I spent my Thursday evening catching up with old friends. On Friday, I climbed at a new-to-me location and had a blast with friends new and old. I was relaxed and content knowing Kenai was in great care. The hospital called me with updates morning and night and immediately post-op. All was well, all went well. The only surgery complication this time was that Kenai was mildly hypothermic coming out of surgery so they put a Bair Hugger on him in ICU. Not a very great complication at all, IMHO.

Saturday was another outstanding day of climbing followed by beers at the lake. It was HOT. But the climbing was great, the company was better, and the combination of beer and that cool late at the end of the day was fabulous. I was as happy as I could possibly be all things considered!

But then (you knew there was a "but then.." coming), I received the evening call from the hospital.

A Fourth Surgery

Instead of a 4th year student on the line to talk to me (as per the norm) it was the doctor who had performed the original TTA surgery.

"Hello. This is Dr. _______ calling to update you on Kenai."
Great! How is he?
"Well, I'm afraid I have some bad news..."
*my stomach drops to China, I feel the blood leave my face, and I gesture for my climbing partner who is driving to pull off the highway NOW*
"...Kenai experienced a failure of the surgery today."

Immediate tears. Immediate feeling of being lost. Immediate feeling of no hope. Despair.

The vet noted that the asst. chief had never experienced/seen a failure of this surgery during his career. She noted that another surgery would be best to fix things. I asked about amputation. She didn't like that idea but said yes it could be done. I was a notch under hysterical (for me) about this time. I asked what would she do if it were her husky (knowing she had one). She said she'd do another surgery. I asked if I really had any choice. And she said something along the lines of no. I conceded to another surgery and ended the call. (For the record: she was as empathetic and sympathetic sounding as possible for a phone call.)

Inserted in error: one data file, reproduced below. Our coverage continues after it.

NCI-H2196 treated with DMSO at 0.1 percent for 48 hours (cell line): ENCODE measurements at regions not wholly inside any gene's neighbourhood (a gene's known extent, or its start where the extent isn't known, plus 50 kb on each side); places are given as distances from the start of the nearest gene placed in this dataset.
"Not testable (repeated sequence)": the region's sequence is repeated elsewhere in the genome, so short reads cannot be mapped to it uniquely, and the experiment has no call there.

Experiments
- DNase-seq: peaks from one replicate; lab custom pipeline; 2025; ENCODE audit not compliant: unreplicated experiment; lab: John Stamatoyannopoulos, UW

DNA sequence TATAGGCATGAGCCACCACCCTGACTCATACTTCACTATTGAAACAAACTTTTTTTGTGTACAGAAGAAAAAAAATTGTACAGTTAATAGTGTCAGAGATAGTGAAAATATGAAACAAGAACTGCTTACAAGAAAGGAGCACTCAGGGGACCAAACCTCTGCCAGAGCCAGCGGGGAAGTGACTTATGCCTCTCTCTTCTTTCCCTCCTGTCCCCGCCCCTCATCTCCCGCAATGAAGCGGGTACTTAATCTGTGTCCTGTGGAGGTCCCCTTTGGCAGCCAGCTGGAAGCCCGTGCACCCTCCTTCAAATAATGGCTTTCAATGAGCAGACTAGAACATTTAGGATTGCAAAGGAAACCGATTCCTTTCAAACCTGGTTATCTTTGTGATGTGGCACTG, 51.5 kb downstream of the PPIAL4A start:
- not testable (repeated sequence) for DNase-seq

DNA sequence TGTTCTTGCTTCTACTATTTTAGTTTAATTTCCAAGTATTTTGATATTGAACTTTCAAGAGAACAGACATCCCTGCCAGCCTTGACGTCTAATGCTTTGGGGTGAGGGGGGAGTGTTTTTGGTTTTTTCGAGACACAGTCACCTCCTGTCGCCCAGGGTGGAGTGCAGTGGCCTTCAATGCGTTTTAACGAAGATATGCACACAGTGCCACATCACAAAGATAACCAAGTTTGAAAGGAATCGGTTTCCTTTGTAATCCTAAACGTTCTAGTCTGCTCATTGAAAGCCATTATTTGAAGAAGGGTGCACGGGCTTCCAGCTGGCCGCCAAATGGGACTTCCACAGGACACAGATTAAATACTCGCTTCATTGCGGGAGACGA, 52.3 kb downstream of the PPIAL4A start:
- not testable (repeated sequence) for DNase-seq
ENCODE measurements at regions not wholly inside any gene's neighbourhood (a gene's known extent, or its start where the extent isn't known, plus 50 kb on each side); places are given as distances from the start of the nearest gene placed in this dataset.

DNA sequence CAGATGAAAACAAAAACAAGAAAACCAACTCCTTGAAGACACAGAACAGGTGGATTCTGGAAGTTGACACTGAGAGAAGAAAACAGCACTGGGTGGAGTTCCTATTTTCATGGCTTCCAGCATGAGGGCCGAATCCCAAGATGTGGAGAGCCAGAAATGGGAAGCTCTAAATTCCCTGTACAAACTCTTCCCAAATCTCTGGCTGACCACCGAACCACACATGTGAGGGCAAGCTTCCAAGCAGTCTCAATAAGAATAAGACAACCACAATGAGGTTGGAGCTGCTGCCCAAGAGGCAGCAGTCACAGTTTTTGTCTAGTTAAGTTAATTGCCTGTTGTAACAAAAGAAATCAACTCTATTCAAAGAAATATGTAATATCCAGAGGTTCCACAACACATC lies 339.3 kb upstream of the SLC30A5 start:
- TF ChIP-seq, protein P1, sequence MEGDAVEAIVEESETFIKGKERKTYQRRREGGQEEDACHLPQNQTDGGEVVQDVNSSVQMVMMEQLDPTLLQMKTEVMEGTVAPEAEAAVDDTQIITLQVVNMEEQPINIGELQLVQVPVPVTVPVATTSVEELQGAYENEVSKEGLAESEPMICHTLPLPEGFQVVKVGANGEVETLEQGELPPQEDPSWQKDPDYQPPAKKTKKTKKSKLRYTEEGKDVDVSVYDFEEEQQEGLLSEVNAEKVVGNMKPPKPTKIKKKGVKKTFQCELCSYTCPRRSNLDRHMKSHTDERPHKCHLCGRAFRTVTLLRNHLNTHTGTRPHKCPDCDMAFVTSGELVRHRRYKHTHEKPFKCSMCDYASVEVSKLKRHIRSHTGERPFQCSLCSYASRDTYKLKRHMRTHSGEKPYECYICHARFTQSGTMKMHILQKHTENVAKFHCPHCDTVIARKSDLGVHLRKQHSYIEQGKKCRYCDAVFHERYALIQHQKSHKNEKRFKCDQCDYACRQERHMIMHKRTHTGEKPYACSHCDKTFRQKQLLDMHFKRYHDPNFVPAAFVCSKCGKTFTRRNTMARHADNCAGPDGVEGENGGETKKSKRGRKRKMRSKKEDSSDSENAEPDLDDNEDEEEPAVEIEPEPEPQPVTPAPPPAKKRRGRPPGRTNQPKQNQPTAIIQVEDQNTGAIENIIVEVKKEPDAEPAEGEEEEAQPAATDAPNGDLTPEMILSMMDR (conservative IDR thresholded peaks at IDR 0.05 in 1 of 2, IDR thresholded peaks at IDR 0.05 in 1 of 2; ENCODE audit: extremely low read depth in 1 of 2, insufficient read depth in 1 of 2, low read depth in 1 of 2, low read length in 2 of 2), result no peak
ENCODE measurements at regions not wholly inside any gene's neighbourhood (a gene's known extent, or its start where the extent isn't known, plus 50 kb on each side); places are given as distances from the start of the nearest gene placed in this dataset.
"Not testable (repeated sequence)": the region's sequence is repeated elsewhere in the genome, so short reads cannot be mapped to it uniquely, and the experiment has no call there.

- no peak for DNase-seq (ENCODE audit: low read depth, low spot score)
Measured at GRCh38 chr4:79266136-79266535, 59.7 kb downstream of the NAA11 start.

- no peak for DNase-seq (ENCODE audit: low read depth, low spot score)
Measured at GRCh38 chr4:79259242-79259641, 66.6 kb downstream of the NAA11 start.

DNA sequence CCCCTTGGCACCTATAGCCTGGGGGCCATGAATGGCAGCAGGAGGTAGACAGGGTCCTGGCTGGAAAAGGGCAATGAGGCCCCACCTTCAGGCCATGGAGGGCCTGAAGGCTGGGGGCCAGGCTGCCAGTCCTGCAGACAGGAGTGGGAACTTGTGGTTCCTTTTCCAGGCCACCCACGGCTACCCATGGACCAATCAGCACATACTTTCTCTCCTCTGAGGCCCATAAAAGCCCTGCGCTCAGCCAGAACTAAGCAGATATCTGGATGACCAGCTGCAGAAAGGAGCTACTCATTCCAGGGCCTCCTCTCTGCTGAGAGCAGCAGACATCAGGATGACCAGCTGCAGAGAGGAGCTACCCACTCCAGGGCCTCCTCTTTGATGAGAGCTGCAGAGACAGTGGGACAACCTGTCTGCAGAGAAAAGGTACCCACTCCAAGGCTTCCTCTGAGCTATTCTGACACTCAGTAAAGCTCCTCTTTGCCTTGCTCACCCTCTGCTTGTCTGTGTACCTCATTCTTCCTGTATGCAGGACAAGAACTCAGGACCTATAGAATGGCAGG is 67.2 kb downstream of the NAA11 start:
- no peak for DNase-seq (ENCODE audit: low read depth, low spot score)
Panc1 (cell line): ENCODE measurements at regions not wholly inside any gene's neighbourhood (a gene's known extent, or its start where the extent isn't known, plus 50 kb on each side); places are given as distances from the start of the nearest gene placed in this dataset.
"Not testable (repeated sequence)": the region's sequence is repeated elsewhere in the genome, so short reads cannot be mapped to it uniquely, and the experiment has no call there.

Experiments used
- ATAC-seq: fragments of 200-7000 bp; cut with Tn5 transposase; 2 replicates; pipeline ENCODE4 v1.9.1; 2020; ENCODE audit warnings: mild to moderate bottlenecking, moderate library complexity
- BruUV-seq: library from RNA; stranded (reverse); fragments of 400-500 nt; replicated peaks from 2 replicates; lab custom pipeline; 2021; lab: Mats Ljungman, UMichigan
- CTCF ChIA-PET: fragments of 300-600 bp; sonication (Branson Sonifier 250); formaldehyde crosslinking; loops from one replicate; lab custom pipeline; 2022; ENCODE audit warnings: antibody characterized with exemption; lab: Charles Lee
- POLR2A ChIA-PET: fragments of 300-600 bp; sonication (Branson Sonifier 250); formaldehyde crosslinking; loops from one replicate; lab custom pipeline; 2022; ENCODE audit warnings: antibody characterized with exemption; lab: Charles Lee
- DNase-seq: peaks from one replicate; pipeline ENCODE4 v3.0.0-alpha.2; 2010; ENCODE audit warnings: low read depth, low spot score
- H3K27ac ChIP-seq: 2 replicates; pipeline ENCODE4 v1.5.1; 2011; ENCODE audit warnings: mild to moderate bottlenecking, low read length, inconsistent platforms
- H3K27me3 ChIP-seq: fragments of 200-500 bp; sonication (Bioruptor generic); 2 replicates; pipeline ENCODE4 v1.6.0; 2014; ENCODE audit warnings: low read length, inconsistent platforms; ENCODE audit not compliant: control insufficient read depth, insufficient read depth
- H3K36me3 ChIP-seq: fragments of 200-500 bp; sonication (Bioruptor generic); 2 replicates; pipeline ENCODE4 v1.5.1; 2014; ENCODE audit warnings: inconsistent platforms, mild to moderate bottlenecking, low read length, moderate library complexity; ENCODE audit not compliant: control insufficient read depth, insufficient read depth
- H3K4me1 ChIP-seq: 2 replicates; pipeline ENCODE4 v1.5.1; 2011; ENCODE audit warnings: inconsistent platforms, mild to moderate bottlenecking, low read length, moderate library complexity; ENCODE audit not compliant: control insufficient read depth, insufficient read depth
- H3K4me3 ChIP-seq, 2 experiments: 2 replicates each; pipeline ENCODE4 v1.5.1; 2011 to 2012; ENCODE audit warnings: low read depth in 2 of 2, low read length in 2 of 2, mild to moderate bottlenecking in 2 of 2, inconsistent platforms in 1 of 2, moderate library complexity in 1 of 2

I sat in the car on the side of the road climbing while my climbing partner did his best to console me. He was outraged at it all. Less emotionally involved than I, he had his wits about him more and spouted off a few logical arguments in his anger. I calmed a bit as I listened and decided I would take his recommendation and call back with more questions about what the hell had happened and why and what could be done.

I called back and was patched through to the vet I'd just been on the phone with. The tears were gone and anger was present now. I pounded her with queries and demanded answers. I wasn't nice. I reigned myself in though and apologized before it got too bad and asked if I could talk to the asst. chief who had done the surgery (and would do the following). I told her I was sorry, I knew it wasn't on her, I didn't mean to spout off to her, but it was all very ridiculous that he'd had a failure IN THE HOSPITAL, and I needed more information and answers.

She was very understanding and got me through to the other doctor quickly.

I continued my angry tirade of questions that demanded answers with him. That didn't last long at all. He pushed right back and put me in my place FAST. I'd compare it to training a horse and teaching them to NOT do something - they make an error,  you put them in their place, and if you do it well enough and they're in the mind to learn/listen, they stay where they are and don't repeat the error. That vet put me in my place and I stayed there resolutely.